Although MS Word and MS Excel cannot be seen as requirements management solutions, in practice many organizations use them to manage requirements. Why that?
Requirements are very often of textual nature, so taking a word processing tool seems obvious. In most cases MS Word is already installed and users are – more or less – familiar with it. Also, people still believe requirements must be structured by means of documents which are sometimes also requested by certain certification authorities.
But if you start categorizing your requirements in different ways, for example by priority, customer, country, product release, etc. you may find MS Word improper. Now MS Excel seems to be the better choice because attribute information can be added to the requirements in separate columns and you can even filter your requirements according to certain criteria, but unfortunately you lose the textual description and formatting capabilities.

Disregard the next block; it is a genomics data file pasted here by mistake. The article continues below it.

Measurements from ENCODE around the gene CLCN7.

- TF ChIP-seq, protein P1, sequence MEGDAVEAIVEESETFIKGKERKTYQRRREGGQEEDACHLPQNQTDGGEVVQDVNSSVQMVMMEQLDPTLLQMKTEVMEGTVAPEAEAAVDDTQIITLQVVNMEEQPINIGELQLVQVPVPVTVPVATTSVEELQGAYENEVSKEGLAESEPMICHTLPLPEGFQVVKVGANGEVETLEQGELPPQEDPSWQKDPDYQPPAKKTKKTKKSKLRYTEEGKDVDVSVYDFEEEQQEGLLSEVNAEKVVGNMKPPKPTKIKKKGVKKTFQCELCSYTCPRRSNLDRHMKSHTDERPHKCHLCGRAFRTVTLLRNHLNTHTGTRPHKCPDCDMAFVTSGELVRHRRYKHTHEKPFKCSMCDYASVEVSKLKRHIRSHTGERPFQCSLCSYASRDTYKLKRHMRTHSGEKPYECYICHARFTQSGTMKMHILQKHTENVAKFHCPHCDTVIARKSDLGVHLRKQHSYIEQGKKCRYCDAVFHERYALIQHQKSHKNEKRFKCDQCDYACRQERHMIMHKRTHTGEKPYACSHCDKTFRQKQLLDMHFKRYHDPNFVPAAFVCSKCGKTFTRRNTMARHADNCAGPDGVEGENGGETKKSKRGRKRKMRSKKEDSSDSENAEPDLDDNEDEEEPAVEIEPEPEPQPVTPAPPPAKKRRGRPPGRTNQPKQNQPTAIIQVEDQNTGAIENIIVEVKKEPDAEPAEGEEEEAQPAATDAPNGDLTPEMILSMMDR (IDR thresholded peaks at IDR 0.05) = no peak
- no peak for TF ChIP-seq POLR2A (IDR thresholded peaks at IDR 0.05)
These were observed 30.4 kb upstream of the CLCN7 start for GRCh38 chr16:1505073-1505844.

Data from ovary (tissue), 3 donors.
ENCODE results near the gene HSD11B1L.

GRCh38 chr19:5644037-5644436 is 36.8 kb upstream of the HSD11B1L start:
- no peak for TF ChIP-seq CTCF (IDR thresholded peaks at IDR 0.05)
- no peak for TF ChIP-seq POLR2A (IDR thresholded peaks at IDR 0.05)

Seems like a combination of MS Word and MS Excel is feasible to do requirements management. But: Have you ever tried to:
- Work in parallel on the same document?
- Find out who has done what changes and why?
- Find out which other information (more detailed requirements, test cases, …) in which other documents is affected by an upcoming change?
Find out which of the information in your document is potentially out-dated due to changes done somewhere else? Professional requirements management solutions provide quite a lot of additional capabilities, like
- logging the history of changes
- the ability to create and analyze relationships between atomic information items (requirements, use cases, test cases, …)
- suspect relations
helping to ensure consistency in the requirements throughout a project.
Do you still think Word/Excel are feasible for requirements management? Share your view…
By: Andreas Plette
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